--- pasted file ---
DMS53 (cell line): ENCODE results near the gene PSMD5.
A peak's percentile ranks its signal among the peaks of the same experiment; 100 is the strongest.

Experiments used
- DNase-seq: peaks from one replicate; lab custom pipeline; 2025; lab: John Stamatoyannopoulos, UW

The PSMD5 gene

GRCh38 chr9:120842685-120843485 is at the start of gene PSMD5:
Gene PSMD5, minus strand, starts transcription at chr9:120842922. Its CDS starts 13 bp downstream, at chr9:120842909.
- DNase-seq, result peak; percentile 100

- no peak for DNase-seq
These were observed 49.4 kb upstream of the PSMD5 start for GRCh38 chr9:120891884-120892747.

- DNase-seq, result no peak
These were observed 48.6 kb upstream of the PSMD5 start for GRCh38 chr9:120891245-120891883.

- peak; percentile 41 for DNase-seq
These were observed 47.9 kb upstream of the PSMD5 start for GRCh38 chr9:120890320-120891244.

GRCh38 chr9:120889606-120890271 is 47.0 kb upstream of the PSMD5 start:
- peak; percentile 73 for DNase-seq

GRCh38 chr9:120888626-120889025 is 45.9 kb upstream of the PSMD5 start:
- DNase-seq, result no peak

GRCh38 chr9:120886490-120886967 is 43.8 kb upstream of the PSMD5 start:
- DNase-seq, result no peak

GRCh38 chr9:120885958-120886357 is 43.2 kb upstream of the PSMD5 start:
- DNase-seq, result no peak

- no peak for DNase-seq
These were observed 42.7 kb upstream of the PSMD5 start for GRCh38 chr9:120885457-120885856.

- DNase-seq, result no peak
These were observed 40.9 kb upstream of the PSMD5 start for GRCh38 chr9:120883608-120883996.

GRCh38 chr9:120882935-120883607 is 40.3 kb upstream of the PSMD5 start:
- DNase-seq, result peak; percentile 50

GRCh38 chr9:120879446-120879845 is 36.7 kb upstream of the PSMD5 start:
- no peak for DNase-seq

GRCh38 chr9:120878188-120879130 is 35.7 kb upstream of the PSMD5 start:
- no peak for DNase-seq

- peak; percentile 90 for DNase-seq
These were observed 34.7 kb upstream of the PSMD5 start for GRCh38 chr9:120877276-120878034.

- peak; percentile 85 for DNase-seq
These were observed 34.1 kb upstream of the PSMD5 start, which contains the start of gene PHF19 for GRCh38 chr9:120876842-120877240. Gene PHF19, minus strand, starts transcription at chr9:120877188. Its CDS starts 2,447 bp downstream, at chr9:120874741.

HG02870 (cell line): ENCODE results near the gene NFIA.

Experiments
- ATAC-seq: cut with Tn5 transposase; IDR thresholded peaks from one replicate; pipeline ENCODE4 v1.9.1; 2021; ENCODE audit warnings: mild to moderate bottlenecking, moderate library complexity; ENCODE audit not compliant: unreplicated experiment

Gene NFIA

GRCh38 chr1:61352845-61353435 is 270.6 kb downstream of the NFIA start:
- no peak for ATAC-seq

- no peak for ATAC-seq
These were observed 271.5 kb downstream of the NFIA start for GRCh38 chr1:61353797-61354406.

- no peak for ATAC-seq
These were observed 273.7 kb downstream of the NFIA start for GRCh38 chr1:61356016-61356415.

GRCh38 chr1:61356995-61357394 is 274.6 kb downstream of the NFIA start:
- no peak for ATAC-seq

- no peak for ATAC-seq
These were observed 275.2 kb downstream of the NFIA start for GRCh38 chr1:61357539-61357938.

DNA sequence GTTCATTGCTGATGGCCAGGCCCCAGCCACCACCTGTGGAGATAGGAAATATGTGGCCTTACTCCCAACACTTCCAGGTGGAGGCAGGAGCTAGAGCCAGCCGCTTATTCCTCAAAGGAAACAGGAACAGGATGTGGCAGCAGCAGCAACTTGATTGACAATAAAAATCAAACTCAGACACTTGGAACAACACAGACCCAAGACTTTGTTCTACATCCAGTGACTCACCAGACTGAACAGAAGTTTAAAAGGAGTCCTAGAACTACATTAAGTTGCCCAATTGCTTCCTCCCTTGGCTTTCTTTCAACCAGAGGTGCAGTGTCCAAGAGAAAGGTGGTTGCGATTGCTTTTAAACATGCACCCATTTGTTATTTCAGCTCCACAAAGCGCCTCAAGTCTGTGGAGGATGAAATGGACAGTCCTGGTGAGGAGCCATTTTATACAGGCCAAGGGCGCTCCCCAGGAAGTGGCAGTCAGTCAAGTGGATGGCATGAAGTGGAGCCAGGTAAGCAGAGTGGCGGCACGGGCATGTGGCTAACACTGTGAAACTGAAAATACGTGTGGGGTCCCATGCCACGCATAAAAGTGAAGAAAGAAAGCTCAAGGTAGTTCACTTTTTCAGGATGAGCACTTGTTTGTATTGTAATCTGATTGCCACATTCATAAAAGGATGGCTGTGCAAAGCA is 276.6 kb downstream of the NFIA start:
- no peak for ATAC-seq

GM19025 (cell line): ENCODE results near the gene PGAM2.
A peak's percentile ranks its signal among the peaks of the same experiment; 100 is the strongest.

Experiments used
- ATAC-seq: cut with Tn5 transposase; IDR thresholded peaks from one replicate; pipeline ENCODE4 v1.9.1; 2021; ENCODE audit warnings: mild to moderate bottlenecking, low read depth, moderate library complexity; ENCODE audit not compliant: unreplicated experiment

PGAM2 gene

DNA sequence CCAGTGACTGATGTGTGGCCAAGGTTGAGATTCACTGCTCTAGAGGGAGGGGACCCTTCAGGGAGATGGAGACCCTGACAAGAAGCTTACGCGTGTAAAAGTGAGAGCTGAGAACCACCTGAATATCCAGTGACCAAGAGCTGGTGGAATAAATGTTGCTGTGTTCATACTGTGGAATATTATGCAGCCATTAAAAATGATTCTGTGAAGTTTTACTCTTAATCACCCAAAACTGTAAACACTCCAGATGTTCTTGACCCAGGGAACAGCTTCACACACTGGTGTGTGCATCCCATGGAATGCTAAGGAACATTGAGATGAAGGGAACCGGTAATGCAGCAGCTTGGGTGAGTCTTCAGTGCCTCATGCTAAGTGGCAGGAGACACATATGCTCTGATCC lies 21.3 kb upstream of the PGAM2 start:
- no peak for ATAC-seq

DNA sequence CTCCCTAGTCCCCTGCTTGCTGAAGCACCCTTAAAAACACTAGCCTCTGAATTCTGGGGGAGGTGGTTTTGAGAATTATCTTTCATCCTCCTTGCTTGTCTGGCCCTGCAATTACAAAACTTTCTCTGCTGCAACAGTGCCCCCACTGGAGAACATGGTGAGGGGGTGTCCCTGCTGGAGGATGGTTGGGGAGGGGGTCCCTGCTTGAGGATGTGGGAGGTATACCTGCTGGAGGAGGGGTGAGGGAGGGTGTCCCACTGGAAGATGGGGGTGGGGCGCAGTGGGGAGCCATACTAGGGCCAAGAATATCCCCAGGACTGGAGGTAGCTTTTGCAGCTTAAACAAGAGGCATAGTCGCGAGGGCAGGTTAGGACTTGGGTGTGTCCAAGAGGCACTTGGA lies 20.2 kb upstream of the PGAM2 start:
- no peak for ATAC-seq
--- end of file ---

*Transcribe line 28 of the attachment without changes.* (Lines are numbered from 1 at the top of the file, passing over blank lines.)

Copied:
- DNase-seq, result peak; percentile 50